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This book is a work of fiction. Names, characters, places, and incidents are either the product of the author's imagination or are used fictitiously, and any resemblance to actual persons, living or dead, business establishments, events, or locales is entirely coincidental.
Copyright Â© 2010 by Suzanne Supplee
eISBN : 978-1-101-43292-1
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Published in the United States by Dutton Books,
a member of Penguin Group (USA) Inc.,
345 Hudson Street, New York, New York 10014www.penguin.com/youngreaders
To the ones who listen,
Julie Strauss-Gabel and Ann Tobias,
and to the ones who make me feel like somebody,
Scott, Cassie, Flannery, and Elsbeth
You'll never do a whole lot unless you're brave enough to try.
everything begins with an ending
EVEN ON GRADUATION DAY, the Starling High School gymnasium smelled just like it always didâa combination of old sweat and dust masked somewhat by cherry-scented disinfectant and floor polish.
In spite of my C average, I sat on the stage with snooty, holierthan-thou valedictorian, Desiree Gibbons, on my left and some three-piece-suit guy the principal introduced as the superintendent to my right. I knew the ceremony lineup by heart, of course. As soon as Brother James quit praying, which at the rate he was going might be sometime after Labor Day, I was to sing the National Anthem. Then, after Desiree finished her long-winded speech about what a great student she'd been, I'd launch into that tearjerker Trace Adkins song, “You're Gonna Miss This.” After that, Mrs. Lyn, our guidance counselor, would call our names, and Principal Langford would hand out the diplomas.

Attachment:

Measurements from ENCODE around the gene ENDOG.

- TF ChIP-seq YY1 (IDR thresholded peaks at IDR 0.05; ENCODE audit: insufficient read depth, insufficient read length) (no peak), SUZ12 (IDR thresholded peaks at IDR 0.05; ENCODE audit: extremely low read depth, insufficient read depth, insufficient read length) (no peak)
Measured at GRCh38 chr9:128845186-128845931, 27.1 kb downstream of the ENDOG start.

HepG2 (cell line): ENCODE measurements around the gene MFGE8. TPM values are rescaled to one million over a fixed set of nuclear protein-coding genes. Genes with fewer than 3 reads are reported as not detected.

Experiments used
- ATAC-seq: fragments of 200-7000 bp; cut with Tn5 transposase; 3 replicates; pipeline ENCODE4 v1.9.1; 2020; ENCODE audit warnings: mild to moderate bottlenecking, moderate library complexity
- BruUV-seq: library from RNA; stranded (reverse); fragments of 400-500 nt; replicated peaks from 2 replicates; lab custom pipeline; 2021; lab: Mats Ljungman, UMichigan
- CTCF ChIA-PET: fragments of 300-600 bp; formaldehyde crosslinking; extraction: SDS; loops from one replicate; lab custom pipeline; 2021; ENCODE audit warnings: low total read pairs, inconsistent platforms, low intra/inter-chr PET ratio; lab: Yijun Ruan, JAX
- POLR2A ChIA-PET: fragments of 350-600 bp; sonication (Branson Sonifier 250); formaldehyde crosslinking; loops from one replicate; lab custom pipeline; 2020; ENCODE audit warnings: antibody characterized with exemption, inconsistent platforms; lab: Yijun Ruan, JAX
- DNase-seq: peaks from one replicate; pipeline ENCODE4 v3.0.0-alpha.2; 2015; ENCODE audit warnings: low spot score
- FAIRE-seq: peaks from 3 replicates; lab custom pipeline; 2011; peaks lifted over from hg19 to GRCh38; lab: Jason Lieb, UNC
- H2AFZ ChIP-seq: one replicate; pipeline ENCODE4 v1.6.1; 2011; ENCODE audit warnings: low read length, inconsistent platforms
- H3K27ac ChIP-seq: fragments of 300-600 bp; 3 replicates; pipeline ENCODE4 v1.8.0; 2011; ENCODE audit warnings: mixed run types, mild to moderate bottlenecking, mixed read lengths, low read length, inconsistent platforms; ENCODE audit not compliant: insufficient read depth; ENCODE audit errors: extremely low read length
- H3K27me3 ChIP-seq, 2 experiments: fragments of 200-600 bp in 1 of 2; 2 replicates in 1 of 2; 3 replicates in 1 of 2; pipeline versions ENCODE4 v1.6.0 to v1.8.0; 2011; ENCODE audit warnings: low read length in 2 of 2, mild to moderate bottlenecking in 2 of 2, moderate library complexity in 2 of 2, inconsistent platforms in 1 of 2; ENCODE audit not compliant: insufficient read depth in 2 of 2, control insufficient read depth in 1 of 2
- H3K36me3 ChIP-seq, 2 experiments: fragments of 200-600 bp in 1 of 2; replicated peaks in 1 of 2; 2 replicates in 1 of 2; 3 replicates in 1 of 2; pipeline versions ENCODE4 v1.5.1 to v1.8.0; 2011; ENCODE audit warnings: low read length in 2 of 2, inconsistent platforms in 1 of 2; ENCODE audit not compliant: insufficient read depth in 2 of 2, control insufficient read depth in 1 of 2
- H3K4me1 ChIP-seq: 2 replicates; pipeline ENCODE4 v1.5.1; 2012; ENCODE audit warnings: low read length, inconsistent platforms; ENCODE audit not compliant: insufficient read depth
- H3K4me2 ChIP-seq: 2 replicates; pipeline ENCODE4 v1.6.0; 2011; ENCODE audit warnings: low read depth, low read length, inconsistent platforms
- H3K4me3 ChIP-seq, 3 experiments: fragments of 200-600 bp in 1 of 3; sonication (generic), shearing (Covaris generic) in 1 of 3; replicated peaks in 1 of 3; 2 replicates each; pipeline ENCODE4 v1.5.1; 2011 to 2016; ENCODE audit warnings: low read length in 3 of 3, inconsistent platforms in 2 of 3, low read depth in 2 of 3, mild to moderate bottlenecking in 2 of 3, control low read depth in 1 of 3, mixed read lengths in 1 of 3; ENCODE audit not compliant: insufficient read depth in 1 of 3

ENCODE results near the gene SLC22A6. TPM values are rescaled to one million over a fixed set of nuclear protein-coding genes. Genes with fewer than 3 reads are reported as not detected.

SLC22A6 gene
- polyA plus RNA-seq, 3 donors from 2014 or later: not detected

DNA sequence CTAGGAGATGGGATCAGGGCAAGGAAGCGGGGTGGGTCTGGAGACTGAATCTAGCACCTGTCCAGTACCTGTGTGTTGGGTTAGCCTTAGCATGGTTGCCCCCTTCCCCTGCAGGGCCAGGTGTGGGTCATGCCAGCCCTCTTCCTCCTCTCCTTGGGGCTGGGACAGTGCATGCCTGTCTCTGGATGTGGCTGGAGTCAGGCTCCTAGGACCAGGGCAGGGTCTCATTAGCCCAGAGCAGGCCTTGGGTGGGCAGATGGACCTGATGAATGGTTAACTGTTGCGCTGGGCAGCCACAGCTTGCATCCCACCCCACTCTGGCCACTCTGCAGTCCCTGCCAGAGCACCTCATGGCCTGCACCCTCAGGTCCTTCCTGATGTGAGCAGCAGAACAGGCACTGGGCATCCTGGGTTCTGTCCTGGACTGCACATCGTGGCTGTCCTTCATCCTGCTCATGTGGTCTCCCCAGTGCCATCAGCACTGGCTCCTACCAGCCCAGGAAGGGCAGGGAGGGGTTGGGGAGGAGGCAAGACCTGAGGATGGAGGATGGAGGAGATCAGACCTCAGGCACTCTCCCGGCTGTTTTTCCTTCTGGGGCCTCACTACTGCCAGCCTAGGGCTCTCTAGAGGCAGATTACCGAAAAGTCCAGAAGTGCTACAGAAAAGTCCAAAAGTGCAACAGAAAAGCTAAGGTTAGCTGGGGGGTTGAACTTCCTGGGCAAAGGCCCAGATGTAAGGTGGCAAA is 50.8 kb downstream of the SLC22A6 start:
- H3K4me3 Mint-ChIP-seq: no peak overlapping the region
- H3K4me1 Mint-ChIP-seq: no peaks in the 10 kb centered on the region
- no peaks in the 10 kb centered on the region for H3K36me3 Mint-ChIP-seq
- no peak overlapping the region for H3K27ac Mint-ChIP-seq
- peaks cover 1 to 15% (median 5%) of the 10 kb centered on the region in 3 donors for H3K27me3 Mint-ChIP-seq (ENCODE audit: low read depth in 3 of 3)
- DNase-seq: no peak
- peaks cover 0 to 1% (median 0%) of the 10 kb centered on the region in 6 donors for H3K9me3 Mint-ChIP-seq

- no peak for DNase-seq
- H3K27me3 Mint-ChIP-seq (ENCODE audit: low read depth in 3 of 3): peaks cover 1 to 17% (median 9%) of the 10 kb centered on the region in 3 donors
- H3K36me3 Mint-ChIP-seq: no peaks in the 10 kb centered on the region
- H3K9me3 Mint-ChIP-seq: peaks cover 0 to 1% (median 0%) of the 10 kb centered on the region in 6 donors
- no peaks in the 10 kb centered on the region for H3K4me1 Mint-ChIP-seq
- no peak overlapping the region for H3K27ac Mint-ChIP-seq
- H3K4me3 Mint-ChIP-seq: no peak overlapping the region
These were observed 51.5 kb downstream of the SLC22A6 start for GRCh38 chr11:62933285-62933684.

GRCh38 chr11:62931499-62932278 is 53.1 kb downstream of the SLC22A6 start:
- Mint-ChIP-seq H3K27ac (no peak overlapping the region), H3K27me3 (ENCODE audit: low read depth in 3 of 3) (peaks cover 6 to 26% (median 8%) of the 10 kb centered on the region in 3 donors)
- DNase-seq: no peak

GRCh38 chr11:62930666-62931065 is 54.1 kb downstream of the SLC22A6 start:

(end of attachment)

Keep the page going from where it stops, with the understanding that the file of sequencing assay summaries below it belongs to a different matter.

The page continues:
Admittedly, “You're Gonna Miss This” is a very pretty song. It's all about growing up and appreciating every little stage of life, no matter how miserable you may feel at the time. But, truth be told, I'm not going to miss much about Starling High School.
“And now, we have Retta Lee Jones to sing the National Anthem for us,” I heard Brother James say. Discreetly, I unstuck my navy skirt and polyester graduation robe from my sweaty thighs and clicked toward the microphone in the painful high heels I'd borrowed from Mama.
While the crowd of proud parents and grandmas and aunts and uncles got to their feet, I took a deep cleansing breath, the kind my chorus teacher, Miss Stem, taught us to do way back in ninth grade. Oxygen filled my lungs, making my diaphragm expand, and in that moment of so-quiet-you-could-hear-a-pin-drop anticipation, I let the words ease off my tongue, soft and low at firstâ
Oh-h, say can you see
âthen after a few lines, louderâ
the bombs bursting in air
what so proudly we hailed
, I closed my eyes.
When I belted out that last line,
the land of the free and the home of the brave
, I glanced down at the kids in the front row, and Shelton Albright caught my eye. Tears were rolling down his cheeks, and I remembered then that he'd gone and signed himself up for the army. The room thundered with applause. Daddy whistled. Desiree clapped enthusiastically, and even the superintendent gave me a thumbs-up.